Opinions – By Albert Nall and Abby N. Virio, Staff Writer and Opinions Editor
Left: International Students in UMSL – Photo by UMSL International Student & Scholar Services, The Current © 2015
Simply put, the life of an international student is not an easy one.
The difficulties that international students enrolled at colleges in the United States face includes numerous obstacles that inherently arise in a new nation and academic culture. Among the biggest challenges international students face are described by Katy Hopkins in an August 28, 2012 article featured in U.S. News & World Report. Many international students, Hopkins says, may not have written research papers in their native country. If that is not tough enough, wait until students find out that they are graded on class participation, which includes online classes. Additionally, in the U.S., classroom discourse involves a wide range of subject matter and requires everyone’s input, sometimes on topics such as American history or politics, which can be unfamiliar to an international student. What is more, when one is an exchange student, class participation often reinforces the social pecking order, which international students may feel low on due to struggles conversing with or relating to classmates of a different culture.
In relation, professors often become an extension of issues such as academic citation that foreign exchange students deal with as culture shock. In the U.S., students are expected to communicate on the same intellectual level as professors, while at the same time, being on a lower level of social rank and life experience. Hopkins’ post gave the example of general education requirements which, regardless of major, expose students to a wide variety of topics. This often bewilders international students who come from an education system which directs students on career paths from a younger age, just as it can bewilder American students who are not familiar with the concept of liberal education. Some exchange students, on the other hand, often make the rigor in American college life look easy by the emphasis their own country puts on learning about many cultures. Unfortunately, even when this is the case, exchange students are pressured to learn English while their American counterparts are often never exposed to aspects of other cultures. This can cause the biggest obstacle for exchange students—when their classmates cannot grasp the students’ traditions or customs in and outside of the classroom environment.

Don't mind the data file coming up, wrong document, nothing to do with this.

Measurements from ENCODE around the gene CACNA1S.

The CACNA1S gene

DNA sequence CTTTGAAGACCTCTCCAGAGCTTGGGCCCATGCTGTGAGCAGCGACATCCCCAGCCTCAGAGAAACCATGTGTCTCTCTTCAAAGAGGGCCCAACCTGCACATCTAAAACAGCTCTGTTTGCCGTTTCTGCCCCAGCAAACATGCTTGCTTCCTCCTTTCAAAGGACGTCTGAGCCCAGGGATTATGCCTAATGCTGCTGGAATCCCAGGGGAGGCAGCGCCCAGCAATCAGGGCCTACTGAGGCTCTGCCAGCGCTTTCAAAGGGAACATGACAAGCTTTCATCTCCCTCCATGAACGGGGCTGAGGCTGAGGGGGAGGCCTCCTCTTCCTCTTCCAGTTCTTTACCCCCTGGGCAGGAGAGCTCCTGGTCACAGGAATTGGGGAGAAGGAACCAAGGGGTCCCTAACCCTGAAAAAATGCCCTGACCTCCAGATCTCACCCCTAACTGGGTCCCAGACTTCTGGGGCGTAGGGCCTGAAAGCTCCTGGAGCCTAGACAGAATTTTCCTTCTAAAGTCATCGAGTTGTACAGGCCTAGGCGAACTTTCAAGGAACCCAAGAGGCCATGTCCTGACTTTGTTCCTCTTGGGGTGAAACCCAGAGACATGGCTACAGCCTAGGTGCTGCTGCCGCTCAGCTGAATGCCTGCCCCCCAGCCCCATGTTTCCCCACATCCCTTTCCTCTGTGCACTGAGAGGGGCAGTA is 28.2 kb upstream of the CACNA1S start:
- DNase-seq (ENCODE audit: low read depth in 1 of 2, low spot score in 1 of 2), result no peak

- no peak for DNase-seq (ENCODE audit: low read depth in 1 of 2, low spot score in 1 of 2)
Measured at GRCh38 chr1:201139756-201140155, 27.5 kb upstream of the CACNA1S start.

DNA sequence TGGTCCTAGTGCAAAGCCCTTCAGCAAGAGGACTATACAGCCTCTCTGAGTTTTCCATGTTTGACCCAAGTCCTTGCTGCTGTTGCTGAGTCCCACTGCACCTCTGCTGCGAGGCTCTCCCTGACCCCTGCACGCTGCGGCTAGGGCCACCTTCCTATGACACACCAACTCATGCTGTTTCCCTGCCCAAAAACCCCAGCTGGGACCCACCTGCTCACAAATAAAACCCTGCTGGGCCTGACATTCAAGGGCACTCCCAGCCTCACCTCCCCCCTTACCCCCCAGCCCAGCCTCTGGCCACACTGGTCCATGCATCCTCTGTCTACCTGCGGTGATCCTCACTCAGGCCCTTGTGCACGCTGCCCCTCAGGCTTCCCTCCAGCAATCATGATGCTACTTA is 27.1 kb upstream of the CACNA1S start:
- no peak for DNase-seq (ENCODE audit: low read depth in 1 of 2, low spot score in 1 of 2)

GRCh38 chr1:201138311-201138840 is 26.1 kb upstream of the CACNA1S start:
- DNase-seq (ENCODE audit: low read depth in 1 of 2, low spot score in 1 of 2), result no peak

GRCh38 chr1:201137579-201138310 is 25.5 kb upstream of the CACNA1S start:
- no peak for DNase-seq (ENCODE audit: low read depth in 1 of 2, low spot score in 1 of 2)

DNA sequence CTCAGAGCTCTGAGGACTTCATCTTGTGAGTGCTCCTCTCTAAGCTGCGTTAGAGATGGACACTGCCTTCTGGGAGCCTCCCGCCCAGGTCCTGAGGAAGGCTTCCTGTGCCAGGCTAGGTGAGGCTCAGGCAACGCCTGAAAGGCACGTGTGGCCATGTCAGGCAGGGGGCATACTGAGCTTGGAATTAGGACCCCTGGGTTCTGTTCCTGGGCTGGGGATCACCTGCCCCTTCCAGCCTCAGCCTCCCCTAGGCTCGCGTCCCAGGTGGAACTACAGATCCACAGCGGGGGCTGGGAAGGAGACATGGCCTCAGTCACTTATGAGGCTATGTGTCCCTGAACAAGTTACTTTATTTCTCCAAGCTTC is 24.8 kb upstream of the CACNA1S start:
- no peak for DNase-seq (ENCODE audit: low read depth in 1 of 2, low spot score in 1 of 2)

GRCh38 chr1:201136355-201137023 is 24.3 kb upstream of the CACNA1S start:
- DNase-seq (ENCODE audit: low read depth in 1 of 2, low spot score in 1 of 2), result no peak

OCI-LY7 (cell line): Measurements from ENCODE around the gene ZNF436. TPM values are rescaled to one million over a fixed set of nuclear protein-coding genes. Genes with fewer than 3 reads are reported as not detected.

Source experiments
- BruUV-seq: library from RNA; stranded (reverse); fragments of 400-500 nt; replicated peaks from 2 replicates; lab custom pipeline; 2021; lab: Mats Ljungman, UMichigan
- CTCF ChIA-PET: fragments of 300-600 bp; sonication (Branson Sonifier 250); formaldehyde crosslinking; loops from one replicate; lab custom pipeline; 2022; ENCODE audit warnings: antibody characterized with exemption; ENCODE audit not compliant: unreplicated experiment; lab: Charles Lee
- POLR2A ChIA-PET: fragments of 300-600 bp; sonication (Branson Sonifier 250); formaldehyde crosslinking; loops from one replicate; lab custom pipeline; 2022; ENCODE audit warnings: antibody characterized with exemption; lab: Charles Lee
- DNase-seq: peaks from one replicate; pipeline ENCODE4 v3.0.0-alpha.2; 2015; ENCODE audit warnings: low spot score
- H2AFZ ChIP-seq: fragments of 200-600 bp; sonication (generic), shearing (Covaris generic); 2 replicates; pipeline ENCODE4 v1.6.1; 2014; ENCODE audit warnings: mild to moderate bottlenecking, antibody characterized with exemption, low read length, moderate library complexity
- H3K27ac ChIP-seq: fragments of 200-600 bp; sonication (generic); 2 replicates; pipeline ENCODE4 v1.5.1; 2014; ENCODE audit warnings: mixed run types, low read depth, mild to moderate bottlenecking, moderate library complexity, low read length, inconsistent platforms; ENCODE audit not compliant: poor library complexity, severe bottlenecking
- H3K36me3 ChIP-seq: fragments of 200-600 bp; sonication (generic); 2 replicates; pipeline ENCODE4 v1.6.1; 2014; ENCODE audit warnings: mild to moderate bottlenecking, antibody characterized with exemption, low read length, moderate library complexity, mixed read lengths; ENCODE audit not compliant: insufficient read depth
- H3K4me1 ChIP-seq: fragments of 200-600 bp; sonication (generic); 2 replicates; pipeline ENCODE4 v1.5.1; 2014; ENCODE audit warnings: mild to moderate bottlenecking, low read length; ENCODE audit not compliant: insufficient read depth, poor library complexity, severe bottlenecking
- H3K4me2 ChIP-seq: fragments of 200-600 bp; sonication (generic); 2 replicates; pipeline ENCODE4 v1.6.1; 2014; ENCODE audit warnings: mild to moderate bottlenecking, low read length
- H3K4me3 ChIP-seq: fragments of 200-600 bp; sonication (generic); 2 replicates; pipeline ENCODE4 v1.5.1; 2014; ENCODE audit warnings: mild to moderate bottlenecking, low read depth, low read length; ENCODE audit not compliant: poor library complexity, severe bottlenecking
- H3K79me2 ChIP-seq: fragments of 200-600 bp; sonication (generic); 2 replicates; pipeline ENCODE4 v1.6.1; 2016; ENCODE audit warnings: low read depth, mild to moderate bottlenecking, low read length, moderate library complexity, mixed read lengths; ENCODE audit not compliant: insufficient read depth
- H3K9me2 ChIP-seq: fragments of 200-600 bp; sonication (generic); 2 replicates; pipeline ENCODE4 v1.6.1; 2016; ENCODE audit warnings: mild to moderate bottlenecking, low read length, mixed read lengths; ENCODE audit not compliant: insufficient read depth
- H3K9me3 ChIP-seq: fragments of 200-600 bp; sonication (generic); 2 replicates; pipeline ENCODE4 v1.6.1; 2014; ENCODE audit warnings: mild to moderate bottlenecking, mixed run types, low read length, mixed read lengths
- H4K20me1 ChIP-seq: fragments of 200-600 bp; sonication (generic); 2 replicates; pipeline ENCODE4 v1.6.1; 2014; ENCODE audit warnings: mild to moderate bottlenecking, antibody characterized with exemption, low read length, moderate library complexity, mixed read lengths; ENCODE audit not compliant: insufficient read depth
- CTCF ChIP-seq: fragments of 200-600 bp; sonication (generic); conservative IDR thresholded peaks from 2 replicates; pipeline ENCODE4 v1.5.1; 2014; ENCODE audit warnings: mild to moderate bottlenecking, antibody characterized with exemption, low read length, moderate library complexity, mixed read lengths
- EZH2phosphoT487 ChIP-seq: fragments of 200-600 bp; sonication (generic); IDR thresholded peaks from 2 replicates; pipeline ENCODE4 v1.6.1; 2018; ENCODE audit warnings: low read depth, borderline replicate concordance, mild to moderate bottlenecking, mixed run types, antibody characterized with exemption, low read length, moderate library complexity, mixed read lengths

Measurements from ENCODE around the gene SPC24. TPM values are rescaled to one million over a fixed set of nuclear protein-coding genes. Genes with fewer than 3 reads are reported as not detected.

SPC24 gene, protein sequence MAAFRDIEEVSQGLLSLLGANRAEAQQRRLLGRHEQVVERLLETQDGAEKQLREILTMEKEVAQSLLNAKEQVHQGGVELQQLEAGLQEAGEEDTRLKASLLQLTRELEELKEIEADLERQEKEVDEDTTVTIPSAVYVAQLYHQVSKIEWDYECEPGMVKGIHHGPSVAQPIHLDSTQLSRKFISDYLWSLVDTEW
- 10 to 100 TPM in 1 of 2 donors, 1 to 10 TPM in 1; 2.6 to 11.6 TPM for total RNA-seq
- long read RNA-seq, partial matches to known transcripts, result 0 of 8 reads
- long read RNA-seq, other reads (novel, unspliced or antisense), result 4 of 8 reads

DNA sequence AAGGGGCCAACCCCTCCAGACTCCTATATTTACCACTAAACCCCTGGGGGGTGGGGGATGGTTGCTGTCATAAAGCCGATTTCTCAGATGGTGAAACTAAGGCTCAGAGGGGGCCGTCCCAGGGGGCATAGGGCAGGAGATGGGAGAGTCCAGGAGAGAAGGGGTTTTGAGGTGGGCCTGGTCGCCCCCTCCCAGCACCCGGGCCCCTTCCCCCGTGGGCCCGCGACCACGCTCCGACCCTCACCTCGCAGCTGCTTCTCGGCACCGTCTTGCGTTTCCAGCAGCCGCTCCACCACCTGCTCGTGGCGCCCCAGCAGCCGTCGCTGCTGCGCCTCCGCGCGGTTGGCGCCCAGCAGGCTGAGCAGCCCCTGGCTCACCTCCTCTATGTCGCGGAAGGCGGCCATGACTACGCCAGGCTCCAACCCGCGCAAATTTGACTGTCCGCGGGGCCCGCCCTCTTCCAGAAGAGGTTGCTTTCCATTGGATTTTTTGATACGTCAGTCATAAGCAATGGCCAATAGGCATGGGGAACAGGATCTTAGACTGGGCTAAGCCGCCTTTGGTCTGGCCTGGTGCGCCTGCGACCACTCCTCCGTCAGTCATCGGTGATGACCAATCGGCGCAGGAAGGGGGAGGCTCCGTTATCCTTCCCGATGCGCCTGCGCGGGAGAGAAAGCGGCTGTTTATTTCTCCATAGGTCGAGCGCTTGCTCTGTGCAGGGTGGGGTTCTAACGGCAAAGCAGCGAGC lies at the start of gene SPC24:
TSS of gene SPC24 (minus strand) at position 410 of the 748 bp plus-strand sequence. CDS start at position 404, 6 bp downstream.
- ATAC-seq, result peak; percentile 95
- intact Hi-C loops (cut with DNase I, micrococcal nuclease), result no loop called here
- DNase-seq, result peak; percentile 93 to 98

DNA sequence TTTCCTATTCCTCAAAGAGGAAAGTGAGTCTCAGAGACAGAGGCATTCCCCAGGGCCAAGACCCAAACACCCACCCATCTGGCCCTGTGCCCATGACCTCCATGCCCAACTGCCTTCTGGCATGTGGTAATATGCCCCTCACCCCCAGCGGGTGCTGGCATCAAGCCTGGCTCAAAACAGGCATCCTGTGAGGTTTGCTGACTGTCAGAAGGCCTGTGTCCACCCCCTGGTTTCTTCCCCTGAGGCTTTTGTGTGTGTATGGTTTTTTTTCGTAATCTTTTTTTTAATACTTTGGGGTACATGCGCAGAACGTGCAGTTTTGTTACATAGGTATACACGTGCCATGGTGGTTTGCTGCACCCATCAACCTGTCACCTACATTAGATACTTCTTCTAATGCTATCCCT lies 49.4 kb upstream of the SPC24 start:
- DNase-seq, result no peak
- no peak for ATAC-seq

Another issue that Hopkins brought up involves making new friends on campus—very important for students adapting to American culture. Nowhere was this more evident than during the talent show sponsored by the International House that took place on April 17 at the Pilot House in the Millennium Student Center at the University of Missouri—St. Louis. The International House is a headquarters and residence for international student leaders which strives to help exchange students adjust and find a home within the UMSL community, combatting all the obstacles Hopkins relayed in her article. The students at this talent show introduced themselves and presented a taste of their culture. Many of the students were quite talented, and the audience fervently responded with waves of lighted candles. Alternatively, covers done of well-known Western artists such as Michael Bublė allowed international students to share their enthusiasm for Western culture and connect with American audience members. The experience left American students longing for more education about their peers’ cultures and traditions, inspiring mutual understanding and respect on all sides.
Hopkins’ article pointed out many of the obstacles which international students face, some of which can cause significant stress that tarnishes a student’s American experience. Happily, UMSL shows through the International House community that the university is dedicated to continually making the celebration of other cultures an integral part of campus life, as well as its mission to make exchange students feel at home in their new environment. Hopkins said that it is the general expectation on the part of exchange students that Americans should approach them, yet at the same time recommends that the exchange students make the first move. Hopefully, events such as the International House’s talent show will inspire both parties to reach out to each other and bridge this gap, leading to projects and informal gatherings which create the lifelong friendships students take with themselves, even as far as the other side of the globe.